Make us your home page

Today’s top headlines delivered to you daily.

(View our Privacy Policy)

Q&A: Voicing Bart Simpson pays well

Nancy Cartwright, the voice of Bart Simpson, reportedly earns $400,000 per episode.

Getty Images

Nancy Cartwright, the voice of Bart Simpson, reportedly earns $400,000 per episode.

Voicing Bart Simpson pays well

Recently I read that the lady that does the voice of Bart Simpson in the TV show donated $10 million to the Church of Scientology. I didn't know that this type of work paid so well.

Nancy Cartwright, 52, is the voice of Bart Simpson as well as several other characters of the long-running animated comedy, including Todd Flanders, Nelson Muntz, Ralph Wiggum, Kearney and Database.

She intended to audition for the Lisa Simpson part when the show was being cast in 1987 as part of the variety show, The Tracey Ullman Show, but was more interested in the Bart role and won it. The first year of the program, Fox did not allow her to give interviews because it didn't want anyone to know Bart's voice was that of a woman.

The Simpsons took off and has been on TV ever since, for almost 450 episodes. And yes, the gig pays very, very well. Cartwright and the other five main voice characters receive a reported $400,000 per episode.

She published her autobiography, My Life as a 10-Year-Old Boy, in 2000, and in 2004 it was adapted into a one-woman play.

Cartwright, who was brought up in the Roman Catholic faith in Kettering, Ohio, joined Scientology in the late 1980s and in 2007 donated $10 million to it. She holds the second highest rank the group gives, Operating Thetan VII.

Her dual associations — Bart and Scientology — came together in January and created a stir. She used Bart's voice in an automated telephone message for the group. It was reported that her bosses "had a cow," as Bart likes to say, but the show's executive producer, Al Jean, had only this to say: "The Simpsons does not, and never has, endorsed any religion, philosophy or system of beliefs any more profound than Butterfinger bars."

The banjo boy in 'Deliverance'

We were watching the 1972 movie Deliverance the other night and had a question. Who was the young man who "played" the banjo in the Dueling Banjos music segment? I know the sounds were dubbed, but was the young man a local or an actor? Has he ever appeared in anything else?

That was Billy Redden, who was in elementary school when director John Boorman cast him in the Burt Reynolds-Jon Voight movie. He had never acted in a film before and would go more than 30 years before performing in his second — the Tim Burton-directed Big Fish. Instead, he reportedly worked in and partly owned a diner in Georgia. According to a 2003 profile in England's Independent, "His mother even sold the banjo which he was given as a keepsake to pay some outstanding bills."

Not that he could have made use of the instrument. You are correct that Redden did not play the banjo; in fact, a body double was used for the on-camera playing. The hit version of the song was by Eric Weissberg.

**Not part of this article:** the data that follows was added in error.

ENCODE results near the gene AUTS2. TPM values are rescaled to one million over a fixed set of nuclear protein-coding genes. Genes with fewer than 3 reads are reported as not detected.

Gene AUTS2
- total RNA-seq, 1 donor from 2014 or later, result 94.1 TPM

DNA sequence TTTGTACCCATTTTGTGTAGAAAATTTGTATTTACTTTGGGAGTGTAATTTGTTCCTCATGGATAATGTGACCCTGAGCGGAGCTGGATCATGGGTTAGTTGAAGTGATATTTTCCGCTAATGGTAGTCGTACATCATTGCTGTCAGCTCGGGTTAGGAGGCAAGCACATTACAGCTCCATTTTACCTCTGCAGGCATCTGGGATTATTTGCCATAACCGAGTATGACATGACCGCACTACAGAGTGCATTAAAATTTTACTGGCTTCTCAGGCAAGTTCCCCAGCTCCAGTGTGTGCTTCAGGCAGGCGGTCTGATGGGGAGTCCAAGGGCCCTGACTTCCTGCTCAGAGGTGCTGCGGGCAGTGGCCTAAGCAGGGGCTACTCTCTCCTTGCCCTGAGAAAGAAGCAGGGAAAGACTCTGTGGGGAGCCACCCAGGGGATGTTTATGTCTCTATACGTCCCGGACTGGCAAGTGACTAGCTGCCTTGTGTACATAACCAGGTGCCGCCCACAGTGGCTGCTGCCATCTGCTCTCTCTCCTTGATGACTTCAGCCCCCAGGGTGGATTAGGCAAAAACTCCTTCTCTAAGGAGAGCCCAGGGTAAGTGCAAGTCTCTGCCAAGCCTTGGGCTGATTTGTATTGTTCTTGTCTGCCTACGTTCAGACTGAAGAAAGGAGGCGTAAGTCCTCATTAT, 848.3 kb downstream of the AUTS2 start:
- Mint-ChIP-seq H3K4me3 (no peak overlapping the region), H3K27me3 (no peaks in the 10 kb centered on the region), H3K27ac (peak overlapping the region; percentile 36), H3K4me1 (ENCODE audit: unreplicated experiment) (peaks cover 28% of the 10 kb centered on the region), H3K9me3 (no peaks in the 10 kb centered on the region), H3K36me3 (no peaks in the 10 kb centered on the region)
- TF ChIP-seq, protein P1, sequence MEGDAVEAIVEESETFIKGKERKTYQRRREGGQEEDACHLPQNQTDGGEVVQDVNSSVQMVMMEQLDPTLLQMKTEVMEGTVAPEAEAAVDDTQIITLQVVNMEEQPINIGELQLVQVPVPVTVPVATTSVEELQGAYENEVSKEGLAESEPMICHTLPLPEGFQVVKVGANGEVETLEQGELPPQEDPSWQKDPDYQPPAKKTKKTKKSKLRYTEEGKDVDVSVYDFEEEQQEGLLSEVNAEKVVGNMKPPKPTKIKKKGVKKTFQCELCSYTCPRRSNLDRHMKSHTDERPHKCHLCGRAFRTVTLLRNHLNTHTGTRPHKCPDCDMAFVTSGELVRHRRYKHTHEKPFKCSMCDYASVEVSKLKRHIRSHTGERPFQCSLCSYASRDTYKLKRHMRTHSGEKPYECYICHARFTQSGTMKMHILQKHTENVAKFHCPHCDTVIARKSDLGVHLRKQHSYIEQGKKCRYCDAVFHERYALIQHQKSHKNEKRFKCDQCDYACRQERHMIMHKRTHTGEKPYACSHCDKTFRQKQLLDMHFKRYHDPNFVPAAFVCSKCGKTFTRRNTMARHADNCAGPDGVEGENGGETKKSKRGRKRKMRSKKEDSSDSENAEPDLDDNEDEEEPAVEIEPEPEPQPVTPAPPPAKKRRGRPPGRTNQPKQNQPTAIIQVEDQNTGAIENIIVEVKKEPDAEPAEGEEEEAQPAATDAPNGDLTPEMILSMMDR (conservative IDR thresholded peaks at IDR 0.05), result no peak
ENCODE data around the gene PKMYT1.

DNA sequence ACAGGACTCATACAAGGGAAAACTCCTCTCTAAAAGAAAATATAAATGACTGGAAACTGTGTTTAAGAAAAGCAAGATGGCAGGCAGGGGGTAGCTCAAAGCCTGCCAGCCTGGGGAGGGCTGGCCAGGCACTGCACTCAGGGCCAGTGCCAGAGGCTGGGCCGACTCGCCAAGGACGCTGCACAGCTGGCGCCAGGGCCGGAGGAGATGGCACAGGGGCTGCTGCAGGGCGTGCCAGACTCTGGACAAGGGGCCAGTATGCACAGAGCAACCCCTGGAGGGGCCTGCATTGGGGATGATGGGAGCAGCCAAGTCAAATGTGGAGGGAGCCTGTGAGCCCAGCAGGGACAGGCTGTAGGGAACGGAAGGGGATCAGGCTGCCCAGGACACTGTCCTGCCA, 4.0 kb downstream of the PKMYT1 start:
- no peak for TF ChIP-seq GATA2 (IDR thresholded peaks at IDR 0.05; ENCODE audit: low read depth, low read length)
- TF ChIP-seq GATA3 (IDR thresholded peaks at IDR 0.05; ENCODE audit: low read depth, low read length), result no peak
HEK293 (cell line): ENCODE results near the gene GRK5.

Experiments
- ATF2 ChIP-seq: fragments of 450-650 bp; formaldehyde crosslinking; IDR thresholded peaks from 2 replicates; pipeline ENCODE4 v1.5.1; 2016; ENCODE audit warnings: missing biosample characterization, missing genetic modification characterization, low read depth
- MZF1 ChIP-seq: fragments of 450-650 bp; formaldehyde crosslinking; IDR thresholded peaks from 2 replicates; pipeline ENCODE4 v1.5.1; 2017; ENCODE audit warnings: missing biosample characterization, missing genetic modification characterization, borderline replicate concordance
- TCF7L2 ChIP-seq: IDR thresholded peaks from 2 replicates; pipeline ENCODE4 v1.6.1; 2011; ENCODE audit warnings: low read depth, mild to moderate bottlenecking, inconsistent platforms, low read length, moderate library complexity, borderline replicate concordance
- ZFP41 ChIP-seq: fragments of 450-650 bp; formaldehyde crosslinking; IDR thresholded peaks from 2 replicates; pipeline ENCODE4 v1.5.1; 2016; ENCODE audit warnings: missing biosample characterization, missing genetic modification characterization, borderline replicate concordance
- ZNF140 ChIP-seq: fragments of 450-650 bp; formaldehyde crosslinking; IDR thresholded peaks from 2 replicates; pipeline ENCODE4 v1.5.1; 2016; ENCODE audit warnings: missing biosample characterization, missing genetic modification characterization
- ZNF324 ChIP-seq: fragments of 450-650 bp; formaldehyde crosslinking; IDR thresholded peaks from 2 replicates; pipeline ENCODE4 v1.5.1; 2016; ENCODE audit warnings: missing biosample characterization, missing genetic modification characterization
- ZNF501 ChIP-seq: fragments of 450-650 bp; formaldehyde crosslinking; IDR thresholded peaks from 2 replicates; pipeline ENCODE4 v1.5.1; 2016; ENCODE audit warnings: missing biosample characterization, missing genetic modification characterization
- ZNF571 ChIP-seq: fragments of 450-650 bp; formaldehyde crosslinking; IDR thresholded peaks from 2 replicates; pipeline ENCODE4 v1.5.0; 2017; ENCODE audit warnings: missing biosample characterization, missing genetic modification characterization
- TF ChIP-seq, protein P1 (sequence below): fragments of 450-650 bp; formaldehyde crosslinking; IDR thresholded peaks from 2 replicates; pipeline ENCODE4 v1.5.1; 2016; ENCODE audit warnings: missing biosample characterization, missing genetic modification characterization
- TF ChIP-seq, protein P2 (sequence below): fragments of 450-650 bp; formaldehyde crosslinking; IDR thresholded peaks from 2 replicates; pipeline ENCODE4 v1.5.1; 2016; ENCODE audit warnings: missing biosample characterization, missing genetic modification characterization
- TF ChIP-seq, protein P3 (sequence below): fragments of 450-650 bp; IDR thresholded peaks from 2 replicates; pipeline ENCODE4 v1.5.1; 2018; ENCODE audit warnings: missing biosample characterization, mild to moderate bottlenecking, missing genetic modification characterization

Q&A: Voicing Bart Simpson pays well 11/16/09 [Last modified: Monday, November 16, 2009 11:11pm]
Photo reprints | Article reprints

© 2017 Tampa Bay Times


Join the discussion: Click to view comments, add yours

  1. Rays waste repeated opportunities in 5-3 loss to Blue Jays

    The Heater

    TORONTO — Rays manager Kevin Cash made a case for urgency before Thursday's game, in both actions and words, making significant changes to the structure of the lineup and sincere comments about time running short.

    Trevor Plouffe of the Rays reacts as he pops out with the bases loaded in the sixth inning. [Photo by Tom Szczerbowski/Getty Images]
  2. Spanish PM voices solidarity with Barcelona


    BARCELONA, Spain — Spanish Prime Minister Mariano Rajoy says his country is mourning in solidarity with the city of Barcelona and other cities in Europe that have been hit by deadly extremist attacks.

    An injured person is treated in Barcelona, Spain, Thursday, Aug. 17, 2017 after a white van jumped the sidewalk in the historic Las Ramblas district, crashing into a summer crowd of residents and tourists and injuring several people, police said. [Associated Press]
  3. Confederate statue: Why Bucs, Lightning, Rays took a stand


    They didn't want another Charlottesville.

    Marc Rodriguez, a member of the "Florida Fight for $15" organization, stands in protest along with other activists demanding the Confederate  monument be removed from the old Hillsborough County Courthouse in Tampa. [OCTAVIO JONES   |   Times]
  4. Rep. Larry Ahern gets roughed up by Clearwater City Council

    State Roundup

    It seemed innocuous enough: an "end of session report" from state Rep. Larry Ahern, R-Seminole, to the Clearwater City Council.

    Then Ahern got taken to the woodshed.

    Rep. Larry Ahern is vying for a seat on the Pinellas commission.
  5. Hillsborough County erects wooden barrier to protect Confederate monument from vandalism

    Public Safety

    TAMPA — Hillsborough County workers began constructing a wooden barrier around the base of the Confederate monument by the old county courthouse Thursday evening.

    A Hillsborough County construction crew erects a wooden barrier around the Confederate monument at the old county courthouse Thursday, out of concern about potential vandalism. [Courtesy of WTSP]